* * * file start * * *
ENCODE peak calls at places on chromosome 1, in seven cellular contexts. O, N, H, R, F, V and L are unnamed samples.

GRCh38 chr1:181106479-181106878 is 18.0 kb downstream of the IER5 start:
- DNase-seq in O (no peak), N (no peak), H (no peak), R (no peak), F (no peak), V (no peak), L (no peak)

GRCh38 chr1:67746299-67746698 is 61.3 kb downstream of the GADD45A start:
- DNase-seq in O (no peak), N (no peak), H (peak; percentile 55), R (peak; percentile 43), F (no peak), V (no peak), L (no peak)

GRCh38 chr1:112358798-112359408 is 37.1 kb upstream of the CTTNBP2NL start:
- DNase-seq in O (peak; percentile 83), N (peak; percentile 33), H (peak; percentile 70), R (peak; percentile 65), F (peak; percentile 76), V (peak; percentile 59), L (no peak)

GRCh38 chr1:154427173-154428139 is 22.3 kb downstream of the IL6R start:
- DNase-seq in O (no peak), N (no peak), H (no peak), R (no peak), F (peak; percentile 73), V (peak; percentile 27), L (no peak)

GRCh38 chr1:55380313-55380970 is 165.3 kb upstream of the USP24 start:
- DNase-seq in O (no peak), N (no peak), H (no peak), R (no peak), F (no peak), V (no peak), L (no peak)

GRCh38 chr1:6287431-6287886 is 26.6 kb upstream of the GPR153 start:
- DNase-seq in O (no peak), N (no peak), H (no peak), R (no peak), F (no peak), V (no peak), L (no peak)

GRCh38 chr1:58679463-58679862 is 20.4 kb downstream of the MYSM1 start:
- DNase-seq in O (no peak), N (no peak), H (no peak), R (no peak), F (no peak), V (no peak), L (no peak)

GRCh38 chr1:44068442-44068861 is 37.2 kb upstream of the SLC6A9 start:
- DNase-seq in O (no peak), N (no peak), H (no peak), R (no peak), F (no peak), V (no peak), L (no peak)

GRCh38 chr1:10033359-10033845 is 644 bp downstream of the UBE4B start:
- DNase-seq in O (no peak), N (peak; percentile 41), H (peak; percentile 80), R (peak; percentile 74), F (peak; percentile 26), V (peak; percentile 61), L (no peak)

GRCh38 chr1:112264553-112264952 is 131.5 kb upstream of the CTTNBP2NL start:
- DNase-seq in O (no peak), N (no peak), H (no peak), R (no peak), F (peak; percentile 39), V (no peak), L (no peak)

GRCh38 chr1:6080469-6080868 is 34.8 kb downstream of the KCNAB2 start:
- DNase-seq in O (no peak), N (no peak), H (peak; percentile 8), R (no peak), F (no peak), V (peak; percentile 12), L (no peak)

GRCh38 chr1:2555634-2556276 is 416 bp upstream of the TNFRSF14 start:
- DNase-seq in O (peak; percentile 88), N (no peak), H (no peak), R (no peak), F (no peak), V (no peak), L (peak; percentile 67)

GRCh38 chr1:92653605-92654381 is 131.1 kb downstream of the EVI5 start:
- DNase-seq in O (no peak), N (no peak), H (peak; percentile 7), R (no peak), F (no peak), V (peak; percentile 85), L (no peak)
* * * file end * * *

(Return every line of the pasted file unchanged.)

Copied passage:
ENCODE peak calls at places on chromosome 1, in seven cellular contexts. O, N, H, R, F, V and L are unnamed samples.

GRCh38 chr1:181106479-181106878 is 18.0 kb downstream of the IER5 start:
- DNase-seq in O (no peak), N (no peak), H (no peak), R (no peak), F (no peak), V (no peak), L (no peak)

GRCh38 chr1:67746299-67746698 is 61.3 kb downstream of the GADD45A start:
- DNase-seq in O (no peak), N (no peak), H (peak; percentile 55), R (peak; percentile 43), F (no peak), V (no peak), L (no peak)

GRCh38 chr1:112358798-112359408 is 37.1 kb upstream of the CTTNBP2NL start:
- DNase-seq in O (peak; percentile 83), N (peak; percentile 33), H (peak; percentile 70), R (peak; percentile 65), F (peak; percentile 76), V (peak; percentile 59), L (no peak)

GRCh38 chr1:154427173-154428139 is 22.3 kb downstream of the IL6R start:
- DNase-seq in O (no peak), N (no peak), H (no peak), R (no peak), F (peak; percentile 73), V (peak; percentile 27), L (no peak)

GRCh38 chr1:55380313-55380970 is 165.3 kb upstream of the USP24 start:
- DNase-seq in O (no peak), N (no peak), H (no peak), R (no peak), F (no peak), V (no peak), L (no peak)

GRCh38 chr1:6287431-6287886 is 26.6 kb upstream of the GPR153 start:
- DNase-seq in O (no peak), N (no peak), H (no peak), R (no peak), F (no peak), V (no peak), L (no peak)

GRCh38 chr1:58679463-58679862 is 20.4 kb downstream of the MYSM1 start:
- DNase-seq in O (no peak), N (no peak), H (no peak), R (no peak), F (no peak), V (no peak), L (no peak)

GRCh38 chr1:44068442-44068861 is 37.2 kb upstream of the SLC6A9 start:
- DNase-seq in O (no peak), N (no peak), H (no peak), R (no peak), F (no peak), V (no peak), L (no peak)

GRCh38 chr1:10033359-10033845 is 644 bp downstream of the UBE4B start:
- DNase-seq in O (no peak), N (peak; percentile 41), H (peak; percentile 80), R (peak; percentile 74), F (peak; percentile 26), V (peak; percentile 61), L (no peak)

GRCh38 chr1:112264553-112264952 is 131.5 kb upstream of the CTTNBP2NL start:
- DNase-seq in O (no peak), N (no peak), H (no peak), R (no peak), F (peak; percentile 39), V (no peak), L (no peak)

GRCh38 chr1:6080469-6080868 is 34.8 kb downstream of the KCNAB2 start:
- DNase-seq in O (no peak), N (no peak), H (peak; percentile 8), R (no peak), F (no peak), V (peak; percentile 12), L (no peak)

GRCh38 chr1:2555634-2556276 is 416 bp upstream of the TNFRSF14 start:
- DNase-seq in O (peak; percentile 88), N (no peak), H (no peak), R (no peak), F (no peak), V (no peak), L (peak; percentile 67)

GRCh38 chr1:92653605-92654381 is 131.1 kb downstream of the EVI5 start:
- DNase-seq in O (no peak), N (no peak), H (peak; percentile 7), R (no peak), F (no peak), V (peak; percentile 85), L (no peak)